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- inducible nitric oxide synthase
- nitric oxide
- colonic epithelial cells
- heme oxygenase-1
- bismuth citrate
The inducible isoform of nitric oxide synthase (iNOS; EC220.127.116.11) can produce sustained high quantities of nitric oxide (NO).1 Expression of iNOS and concentrations of NO produced or its subsequent cytotoxic products such as peroxynitrite, formed from a combination of NO and superoxide, could play a key role in the pathogenesis of inflammatory bowel disease (IBD). Indeed, over expression of iNOS protein,2-4 increased iNOS activity or NO release,5-8 and increased iNOS mRNA levels9 have been demonstrated both in ulcerative colitis and Crohn's disease. The iNOS isoform is also expressed in human intestinal epithelial cell lines after exposure to proinflammatory stimuli such as cytokines.10
The NO pathway may also interact with other systems that may be involved in the modulation of IBD. One such system is heme oxygenase 1 (HO-1; EC 18.104.22.168), a microsomal inducible enzyme which converts heme into biliverdin, carbon monoxide, and free ferrous iron, biliverdin subsequently being reduced to bilirubin.11 HO-1 is considered to provide a potent antioxidant system leading to removal of heme, a promoter of lipid peroxidation and reactive oxygen intermediates formation.12 In addition, bile pigments resulting from HO-1 activity possess antioxidant and anticomplement properties.13 14 The associated induction of ferritin also provides antioxidant activity15 16 and, because to its ability to sequestrate free iron, limits the subsequent production of reactive oxygen intermediates via the Fenton reaction.17 18 This 32 kDa heat shock protein can be expressed in numerous cell types following a number of different stimuli, including endotoxin or cytokine stimulation,16 19 20 heavy metals,21 NO donors,22 23 or heme.24 25
In recent studies, heme and salts of heavy metals such as cadmium or bismuth, as well as NO donors, have been shown to be potent inducers of HO-1 in the human intestinal epithelial cell line DLD-1.26 27 This cell line is also known to be capable of generating relatively high levels of NO through induction of iNOS after exposure to cytokines.10 28 Using this cell line, the present study has investigated the potential interaction between the iNOS and HO-1 enzyme systems in intestinal epithelial cells and hence their possible involvement in the pathogenenesis of IBD. Thus the effects of the HO-1 inducers heme, NO donors, and salts of the heavy metals cadmium and bismuth on iNOS activity and on iNOS expression in DLD-1 cells, both at the protein and mRNA level, were investigated.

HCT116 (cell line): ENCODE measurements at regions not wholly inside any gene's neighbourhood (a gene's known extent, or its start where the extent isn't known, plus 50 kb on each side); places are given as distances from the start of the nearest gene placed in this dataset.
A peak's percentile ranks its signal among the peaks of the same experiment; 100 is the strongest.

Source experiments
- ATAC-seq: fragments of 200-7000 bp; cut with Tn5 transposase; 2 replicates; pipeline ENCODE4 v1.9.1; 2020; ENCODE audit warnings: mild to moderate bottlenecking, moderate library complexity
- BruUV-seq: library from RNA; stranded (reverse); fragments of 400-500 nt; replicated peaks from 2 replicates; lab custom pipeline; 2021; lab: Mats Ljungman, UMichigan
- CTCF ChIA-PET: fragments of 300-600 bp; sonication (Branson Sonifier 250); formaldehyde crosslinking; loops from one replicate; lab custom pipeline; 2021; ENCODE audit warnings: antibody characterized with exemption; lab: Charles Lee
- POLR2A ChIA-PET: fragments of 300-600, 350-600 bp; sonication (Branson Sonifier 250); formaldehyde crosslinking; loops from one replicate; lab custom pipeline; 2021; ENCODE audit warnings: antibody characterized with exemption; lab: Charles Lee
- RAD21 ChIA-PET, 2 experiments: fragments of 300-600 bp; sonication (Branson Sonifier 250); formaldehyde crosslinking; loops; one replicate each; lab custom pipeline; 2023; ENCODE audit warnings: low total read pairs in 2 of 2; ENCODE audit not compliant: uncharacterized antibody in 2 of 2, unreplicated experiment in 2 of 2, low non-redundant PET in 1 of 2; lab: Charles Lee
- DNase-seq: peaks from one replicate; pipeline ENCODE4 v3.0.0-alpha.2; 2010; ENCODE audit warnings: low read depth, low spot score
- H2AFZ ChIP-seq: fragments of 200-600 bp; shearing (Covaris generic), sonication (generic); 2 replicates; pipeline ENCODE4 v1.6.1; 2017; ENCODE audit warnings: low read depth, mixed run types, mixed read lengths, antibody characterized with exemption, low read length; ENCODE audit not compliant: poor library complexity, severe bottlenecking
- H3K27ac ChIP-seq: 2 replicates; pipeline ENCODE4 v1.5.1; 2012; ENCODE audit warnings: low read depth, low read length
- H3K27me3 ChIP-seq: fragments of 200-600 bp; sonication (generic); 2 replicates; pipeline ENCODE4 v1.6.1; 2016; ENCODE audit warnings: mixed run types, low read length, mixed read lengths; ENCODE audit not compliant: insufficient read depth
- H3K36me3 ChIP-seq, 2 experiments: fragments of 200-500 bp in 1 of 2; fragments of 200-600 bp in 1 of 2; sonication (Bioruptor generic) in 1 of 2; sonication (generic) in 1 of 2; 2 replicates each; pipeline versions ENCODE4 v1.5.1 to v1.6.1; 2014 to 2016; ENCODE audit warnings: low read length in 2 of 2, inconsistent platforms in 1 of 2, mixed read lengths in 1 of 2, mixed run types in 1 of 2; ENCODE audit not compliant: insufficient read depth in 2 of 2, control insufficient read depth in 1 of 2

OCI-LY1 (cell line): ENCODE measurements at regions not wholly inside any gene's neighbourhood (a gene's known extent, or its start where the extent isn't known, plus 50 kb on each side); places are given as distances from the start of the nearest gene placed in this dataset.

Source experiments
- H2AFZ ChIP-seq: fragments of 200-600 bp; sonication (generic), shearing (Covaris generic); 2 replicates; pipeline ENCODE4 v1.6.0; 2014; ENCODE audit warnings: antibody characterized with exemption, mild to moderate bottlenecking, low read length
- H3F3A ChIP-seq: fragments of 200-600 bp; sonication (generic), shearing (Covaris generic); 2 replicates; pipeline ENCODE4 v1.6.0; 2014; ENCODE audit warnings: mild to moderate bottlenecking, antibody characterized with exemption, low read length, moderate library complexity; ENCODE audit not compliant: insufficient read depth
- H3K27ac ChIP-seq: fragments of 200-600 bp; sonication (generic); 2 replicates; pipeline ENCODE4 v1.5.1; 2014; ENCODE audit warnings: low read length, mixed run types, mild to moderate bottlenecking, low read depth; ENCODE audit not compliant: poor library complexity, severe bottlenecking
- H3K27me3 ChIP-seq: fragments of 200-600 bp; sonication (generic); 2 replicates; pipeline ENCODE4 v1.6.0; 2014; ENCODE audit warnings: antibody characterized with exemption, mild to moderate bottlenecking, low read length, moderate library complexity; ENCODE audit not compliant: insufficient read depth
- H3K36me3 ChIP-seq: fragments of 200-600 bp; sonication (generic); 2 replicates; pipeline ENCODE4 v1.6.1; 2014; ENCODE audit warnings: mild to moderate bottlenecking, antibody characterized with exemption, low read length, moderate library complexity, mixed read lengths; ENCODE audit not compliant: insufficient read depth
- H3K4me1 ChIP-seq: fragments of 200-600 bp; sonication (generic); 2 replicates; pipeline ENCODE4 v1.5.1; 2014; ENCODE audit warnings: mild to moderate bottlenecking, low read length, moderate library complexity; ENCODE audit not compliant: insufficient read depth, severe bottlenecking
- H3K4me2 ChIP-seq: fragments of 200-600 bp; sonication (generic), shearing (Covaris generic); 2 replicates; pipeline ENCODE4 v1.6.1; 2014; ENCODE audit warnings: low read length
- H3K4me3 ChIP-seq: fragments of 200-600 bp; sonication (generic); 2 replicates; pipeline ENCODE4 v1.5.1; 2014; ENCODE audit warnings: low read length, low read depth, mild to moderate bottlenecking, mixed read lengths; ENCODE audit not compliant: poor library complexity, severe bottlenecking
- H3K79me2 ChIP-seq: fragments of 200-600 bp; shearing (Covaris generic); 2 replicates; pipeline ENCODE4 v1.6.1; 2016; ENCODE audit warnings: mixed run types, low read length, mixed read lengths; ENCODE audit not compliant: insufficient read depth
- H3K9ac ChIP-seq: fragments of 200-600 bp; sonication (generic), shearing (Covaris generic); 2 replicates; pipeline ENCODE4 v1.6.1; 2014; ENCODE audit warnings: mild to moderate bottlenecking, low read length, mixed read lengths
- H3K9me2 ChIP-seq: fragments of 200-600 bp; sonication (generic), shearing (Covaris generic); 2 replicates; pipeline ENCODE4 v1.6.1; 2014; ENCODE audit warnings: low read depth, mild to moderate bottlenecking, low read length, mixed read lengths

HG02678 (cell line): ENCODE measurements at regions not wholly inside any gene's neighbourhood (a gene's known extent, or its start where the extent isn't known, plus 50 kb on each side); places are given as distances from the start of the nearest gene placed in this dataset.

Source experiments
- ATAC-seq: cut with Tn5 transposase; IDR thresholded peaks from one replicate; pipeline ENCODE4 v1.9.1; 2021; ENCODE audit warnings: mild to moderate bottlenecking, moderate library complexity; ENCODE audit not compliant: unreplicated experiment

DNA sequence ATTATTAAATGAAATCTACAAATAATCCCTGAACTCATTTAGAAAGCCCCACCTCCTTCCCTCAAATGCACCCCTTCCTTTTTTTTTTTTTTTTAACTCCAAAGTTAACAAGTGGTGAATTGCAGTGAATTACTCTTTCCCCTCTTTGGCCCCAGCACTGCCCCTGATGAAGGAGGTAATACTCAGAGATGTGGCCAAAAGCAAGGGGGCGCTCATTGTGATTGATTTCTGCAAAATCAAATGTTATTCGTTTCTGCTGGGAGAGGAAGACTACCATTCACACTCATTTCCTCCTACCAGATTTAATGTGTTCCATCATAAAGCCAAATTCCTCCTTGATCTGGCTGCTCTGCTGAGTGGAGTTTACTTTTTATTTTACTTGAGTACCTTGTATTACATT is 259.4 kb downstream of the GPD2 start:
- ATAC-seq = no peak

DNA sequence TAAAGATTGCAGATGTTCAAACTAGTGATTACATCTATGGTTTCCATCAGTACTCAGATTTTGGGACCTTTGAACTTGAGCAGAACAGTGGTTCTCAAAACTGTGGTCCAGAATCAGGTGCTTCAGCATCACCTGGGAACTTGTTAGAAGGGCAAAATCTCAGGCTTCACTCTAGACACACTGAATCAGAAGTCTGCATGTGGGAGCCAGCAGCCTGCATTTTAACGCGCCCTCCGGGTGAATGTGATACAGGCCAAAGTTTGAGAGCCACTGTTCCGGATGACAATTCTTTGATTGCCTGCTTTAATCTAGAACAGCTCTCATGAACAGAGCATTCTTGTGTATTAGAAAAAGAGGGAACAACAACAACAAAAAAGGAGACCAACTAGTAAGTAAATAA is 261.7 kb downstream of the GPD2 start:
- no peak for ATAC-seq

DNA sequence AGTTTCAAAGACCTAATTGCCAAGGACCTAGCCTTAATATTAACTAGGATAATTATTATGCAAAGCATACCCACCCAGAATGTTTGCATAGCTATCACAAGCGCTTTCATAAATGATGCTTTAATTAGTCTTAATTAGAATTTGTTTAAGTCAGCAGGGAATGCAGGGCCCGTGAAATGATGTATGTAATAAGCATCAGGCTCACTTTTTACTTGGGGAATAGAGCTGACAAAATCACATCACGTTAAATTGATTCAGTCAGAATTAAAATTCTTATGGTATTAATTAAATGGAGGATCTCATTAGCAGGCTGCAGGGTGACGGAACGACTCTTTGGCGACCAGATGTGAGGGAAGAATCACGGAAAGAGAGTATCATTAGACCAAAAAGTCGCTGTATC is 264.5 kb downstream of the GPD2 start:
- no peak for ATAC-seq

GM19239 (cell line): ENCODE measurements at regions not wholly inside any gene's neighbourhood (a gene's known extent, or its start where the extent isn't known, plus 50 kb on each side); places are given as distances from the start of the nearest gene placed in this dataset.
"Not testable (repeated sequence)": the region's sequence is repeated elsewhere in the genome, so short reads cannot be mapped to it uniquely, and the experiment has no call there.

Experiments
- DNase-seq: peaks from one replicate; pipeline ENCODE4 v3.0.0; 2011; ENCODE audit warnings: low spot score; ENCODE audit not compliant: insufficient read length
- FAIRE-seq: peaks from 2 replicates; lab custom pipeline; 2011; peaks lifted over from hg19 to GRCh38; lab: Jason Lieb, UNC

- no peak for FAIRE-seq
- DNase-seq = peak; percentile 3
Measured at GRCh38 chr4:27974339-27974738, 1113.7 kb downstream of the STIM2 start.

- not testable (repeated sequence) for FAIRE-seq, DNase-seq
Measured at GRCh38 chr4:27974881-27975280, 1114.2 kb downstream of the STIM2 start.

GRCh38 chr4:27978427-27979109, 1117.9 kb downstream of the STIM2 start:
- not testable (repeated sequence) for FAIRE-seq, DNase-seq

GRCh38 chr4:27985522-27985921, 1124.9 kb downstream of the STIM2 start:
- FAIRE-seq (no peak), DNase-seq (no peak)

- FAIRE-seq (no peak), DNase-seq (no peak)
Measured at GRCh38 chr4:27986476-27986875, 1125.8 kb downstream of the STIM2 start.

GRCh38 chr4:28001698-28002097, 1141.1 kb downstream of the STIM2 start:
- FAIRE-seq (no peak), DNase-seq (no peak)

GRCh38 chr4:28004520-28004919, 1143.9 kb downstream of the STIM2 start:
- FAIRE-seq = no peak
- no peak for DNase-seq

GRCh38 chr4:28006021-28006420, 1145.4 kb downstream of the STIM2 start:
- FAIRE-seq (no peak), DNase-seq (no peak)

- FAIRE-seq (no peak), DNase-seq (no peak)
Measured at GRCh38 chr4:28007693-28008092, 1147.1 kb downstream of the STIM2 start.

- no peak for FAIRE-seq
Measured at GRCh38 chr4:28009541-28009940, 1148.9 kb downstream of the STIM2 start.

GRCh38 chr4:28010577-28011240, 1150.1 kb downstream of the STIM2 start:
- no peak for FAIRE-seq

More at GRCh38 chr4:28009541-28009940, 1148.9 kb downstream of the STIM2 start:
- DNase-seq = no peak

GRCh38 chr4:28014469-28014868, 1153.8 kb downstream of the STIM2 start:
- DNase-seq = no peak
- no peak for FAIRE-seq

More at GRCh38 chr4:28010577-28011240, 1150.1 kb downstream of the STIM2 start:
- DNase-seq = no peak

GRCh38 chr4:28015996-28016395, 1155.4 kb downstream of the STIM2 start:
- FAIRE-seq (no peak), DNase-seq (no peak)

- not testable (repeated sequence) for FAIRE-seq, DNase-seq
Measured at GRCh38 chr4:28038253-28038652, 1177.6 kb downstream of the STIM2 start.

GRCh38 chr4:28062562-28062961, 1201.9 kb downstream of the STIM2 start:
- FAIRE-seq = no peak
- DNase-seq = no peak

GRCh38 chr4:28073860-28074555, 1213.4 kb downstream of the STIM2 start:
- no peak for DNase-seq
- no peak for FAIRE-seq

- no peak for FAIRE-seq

The DLD-1 cell line was obtained from the European Collection of Cell Culture (Salisbury, UK) (No 90102540) and used between passages 25 and 50. Cells were grown in Dulbecco modified Eagle's medium (DMEM) with 4 mM l-glutamine and 10% heat inactivated fetal calf serum. Cells were cultured at 37°C in a humidified atmosphere of 95% air and 5% CO2, refed every two days and passaged weekly. Cells were allowed to grow for 72–96 hours to confluence before use.
CELL COUNTING AND PROTEIN CONCENTRATION
Cells were harvested and dissociated in a solution of 0.25% trypsin and 3 mM ethylene diamine tetraacetic acid (EDTA) in phosphate buffered saline (PBS) pH 7.4 (without calcium and magnesium). After five minutes, cells were counted with a haemocytometer after adding trypan blue. Only cells that excluded dye were counted as viable cells. Results were expressed as number of viable cells per ml. Protein concentration was determined using a modification of the Bradford method (Biorad kit) and bovine serum albumin as a standard. Results were expressed as mg of protein per ml.
CELL VIABILITY MEASUREMENT